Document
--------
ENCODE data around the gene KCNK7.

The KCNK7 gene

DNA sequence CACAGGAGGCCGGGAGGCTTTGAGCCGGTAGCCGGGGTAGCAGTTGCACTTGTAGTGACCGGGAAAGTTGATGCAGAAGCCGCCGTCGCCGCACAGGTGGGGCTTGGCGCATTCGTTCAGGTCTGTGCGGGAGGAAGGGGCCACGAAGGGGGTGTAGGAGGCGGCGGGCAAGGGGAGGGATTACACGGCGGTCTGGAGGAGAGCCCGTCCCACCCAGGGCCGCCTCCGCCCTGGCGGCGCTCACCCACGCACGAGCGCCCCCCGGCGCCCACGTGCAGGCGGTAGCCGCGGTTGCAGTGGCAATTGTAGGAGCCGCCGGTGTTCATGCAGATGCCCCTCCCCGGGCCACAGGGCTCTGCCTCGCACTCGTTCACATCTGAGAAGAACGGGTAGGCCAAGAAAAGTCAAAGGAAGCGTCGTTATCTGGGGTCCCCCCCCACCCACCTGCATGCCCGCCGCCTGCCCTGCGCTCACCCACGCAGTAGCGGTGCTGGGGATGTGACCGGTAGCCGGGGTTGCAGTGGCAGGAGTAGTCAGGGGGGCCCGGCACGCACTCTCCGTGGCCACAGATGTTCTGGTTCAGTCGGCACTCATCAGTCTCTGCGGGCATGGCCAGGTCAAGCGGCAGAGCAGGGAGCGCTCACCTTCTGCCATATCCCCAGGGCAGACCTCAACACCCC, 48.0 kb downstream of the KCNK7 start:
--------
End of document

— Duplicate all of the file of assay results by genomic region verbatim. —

ENCODE data around the gene KCNK7.

The KCNK7 gene

DNA sequence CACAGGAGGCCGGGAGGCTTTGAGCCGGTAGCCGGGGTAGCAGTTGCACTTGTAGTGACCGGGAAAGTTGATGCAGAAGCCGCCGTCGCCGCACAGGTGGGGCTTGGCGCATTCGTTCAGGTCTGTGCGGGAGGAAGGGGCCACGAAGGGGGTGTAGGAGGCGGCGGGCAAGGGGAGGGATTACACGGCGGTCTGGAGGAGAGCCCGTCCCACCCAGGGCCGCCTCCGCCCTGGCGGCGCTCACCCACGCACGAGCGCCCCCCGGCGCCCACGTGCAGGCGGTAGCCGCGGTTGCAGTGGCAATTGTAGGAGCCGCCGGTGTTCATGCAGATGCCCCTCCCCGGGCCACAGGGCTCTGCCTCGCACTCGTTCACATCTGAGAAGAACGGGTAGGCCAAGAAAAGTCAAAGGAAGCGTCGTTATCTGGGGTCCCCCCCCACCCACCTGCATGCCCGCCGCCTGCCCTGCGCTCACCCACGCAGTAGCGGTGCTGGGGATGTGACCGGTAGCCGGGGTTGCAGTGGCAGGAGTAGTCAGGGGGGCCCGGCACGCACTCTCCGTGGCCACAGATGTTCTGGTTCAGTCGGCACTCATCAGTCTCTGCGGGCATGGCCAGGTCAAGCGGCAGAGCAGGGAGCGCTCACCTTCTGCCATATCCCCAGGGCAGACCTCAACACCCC, 48.0 kb downstream of the KCNK7 start: